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Note: One of the best ways to support the podcast is to support our sponsors. For a complete list of all RRP sponsors and their respective vanity url’s and discount codes, visit my Resources page and click “Sponsors”.
Background, Context & Reference:
- Connect with Chris: Facebook | Twitter | Instagram | LinkedIn
- Addiction Recovery Fitness App: Fitness Monkey
- Non-Profit: The Last Mile | Facebook | Twitter | Instagram
- CNBC: A non-profit is helping ex-convicts land jobs as Silicon Valley programmers
- Forbes: An Inmate Explains What It’s Like To Be Selected For The Last Mile’s Code 7370 Program at San Quentin State Prison
- Inc.: 7 Keys to Becoming an Entrepreneur (From a Former San Quentin Inmate)
- Daily Mail: From prisoner to programmer: San Quentin’s rehab scheme where inmates who have never used the internet build apps and websites (and MC Hammer is a mentor)
- Tech Crunch: San Quentin Prison Demo Day Gives Entrepreneurs Behind Bars A Second Chance
- TED-Ed Blog: Why I’m Teaching Prisoners To Code by Chris Redlitz
- RAD Reads: Chris Schuhmacher (Ep. 46): Murder, 16-to-life, and a second chance
- San Quentin News: The passion of running stretches beyond the prison walls
- Prison Policy Initiative: Report: Mass Incarceration: The Whole Pie 2018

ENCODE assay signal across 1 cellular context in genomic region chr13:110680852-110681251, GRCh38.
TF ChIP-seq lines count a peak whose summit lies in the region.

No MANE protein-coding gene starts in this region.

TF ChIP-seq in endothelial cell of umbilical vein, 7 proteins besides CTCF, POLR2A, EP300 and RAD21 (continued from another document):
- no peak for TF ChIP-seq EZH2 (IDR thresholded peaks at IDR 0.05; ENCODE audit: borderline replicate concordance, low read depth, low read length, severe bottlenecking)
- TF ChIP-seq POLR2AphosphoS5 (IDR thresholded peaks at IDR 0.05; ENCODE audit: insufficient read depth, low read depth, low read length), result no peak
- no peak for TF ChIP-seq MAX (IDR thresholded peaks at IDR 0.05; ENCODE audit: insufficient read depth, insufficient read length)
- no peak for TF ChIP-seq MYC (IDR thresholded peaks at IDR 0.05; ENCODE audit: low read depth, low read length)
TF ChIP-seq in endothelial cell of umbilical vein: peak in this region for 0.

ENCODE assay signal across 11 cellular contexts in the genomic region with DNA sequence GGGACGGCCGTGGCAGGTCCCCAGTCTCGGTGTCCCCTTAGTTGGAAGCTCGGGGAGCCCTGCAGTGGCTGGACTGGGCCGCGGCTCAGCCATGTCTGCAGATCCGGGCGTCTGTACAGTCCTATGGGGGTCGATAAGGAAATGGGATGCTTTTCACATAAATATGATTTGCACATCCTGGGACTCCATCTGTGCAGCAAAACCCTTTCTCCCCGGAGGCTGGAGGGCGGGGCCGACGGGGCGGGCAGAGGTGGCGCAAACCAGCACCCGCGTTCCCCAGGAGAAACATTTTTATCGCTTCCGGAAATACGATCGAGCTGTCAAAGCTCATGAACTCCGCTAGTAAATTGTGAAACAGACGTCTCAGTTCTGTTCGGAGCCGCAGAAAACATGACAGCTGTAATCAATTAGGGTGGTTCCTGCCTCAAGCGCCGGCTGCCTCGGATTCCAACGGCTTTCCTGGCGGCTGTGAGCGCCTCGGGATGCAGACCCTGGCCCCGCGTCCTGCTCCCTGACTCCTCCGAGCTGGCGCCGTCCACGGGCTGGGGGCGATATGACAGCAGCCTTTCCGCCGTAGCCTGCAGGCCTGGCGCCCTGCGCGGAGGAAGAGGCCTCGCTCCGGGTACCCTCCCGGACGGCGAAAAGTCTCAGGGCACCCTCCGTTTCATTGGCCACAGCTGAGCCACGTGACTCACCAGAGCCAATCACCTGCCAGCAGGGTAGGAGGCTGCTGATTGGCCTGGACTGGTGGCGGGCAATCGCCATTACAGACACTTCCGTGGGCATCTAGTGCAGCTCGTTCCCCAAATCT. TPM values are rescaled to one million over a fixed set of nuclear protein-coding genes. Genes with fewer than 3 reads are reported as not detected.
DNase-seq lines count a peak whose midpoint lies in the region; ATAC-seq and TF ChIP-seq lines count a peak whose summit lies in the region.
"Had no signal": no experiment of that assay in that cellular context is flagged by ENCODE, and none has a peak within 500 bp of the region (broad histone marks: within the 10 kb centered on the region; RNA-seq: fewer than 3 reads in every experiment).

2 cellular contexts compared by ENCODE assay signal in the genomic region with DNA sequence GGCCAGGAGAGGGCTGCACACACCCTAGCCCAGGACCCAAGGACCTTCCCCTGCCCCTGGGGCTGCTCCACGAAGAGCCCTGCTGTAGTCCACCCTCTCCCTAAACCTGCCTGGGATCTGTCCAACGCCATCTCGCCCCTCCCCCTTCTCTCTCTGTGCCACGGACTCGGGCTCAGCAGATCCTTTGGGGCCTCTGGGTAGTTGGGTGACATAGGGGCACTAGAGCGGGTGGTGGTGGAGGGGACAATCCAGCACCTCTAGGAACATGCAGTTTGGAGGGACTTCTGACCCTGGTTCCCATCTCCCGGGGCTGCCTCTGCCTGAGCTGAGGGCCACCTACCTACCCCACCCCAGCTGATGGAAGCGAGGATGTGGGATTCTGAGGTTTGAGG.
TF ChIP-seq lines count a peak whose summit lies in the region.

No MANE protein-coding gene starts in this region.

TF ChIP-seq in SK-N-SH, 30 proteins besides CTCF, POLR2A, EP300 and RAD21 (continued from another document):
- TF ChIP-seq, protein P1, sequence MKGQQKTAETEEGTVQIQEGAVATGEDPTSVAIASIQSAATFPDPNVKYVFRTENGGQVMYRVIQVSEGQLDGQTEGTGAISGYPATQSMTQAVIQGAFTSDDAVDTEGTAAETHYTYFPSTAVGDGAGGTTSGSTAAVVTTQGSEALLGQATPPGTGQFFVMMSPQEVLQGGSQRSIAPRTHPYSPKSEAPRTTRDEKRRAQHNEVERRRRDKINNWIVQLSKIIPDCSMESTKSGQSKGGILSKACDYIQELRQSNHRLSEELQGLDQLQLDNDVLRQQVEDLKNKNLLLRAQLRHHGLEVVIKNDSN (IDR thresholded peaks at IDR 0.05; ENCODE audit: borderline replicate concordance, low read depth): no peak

- The Neighborhood Project: Chris Schuhmacher
- TV, Movies, Comics, Fan Site: Fandom
Notable People Discussed:
- Tom Scott: co-founder of The Nantucket Project, former CEO and founder of Nantucket Nectars. creator & producer of The Neistat Brothers with 3x podcast guest Casey Neistat and podcast guest
- Chris Redlitz: co-founder of The Last Mile, partner at Transmedia Capital
- Beverly Parenti: co-founder of The Last Mile, serial entrepreneur
- Jimmy Wales: Internet entrepreneur, co-founder of the online non-profit encyclopedia Wikipedia and the for-profit web hosting company Wikia (now Fandom)
- Randy Stoklos: pro beach volleyball player; the first player to earn $1,000,000 playing competitive beach volleyball, won one U.S. championship and Five World championships with Sinjin Smith
- Sinjin Smith: pro beach volleyball player who won one U.S. championship and two World championships with Randy Stoklos
- MC Hammer: hip hop recording artist, dancer, record producer and entrepreneur. popular from the late 1980’s, until the early 90’s
Related Podcasts You Might Enjoy:
- RRP #299: Shaka Senghor On Righting Wrongs & Why Your Worst Deeds Don’t Define You
- RRP #379: John McAvoy: From Armed Robbery To Professional Athlete — One Man Reformed Through The Power Of Sport
- RRP #248: From Crack Addict To Running The Sahara To Prison Hero — Charlie Engle’s Third Act
- RRP #294: John Joseph Returns: The Transformative Power of PMA
- RRP #404: Music Mogul Jason Flom On Reforming Criminal Justice & Resurrecting Rock ‘N Roll
- RRP #360: Tom Scott On Curiosity, The Power Of Story & The Lost Art Of Conversation
Thanks to Moby for this week’s interstitial track: “xxxx“, Jason Camiolo for audio engineering, production and show notes. Video, editing by Blake Curtis and Margo Lubin. Graphics by Jessica Miranda.Theme music by Ana Leimma.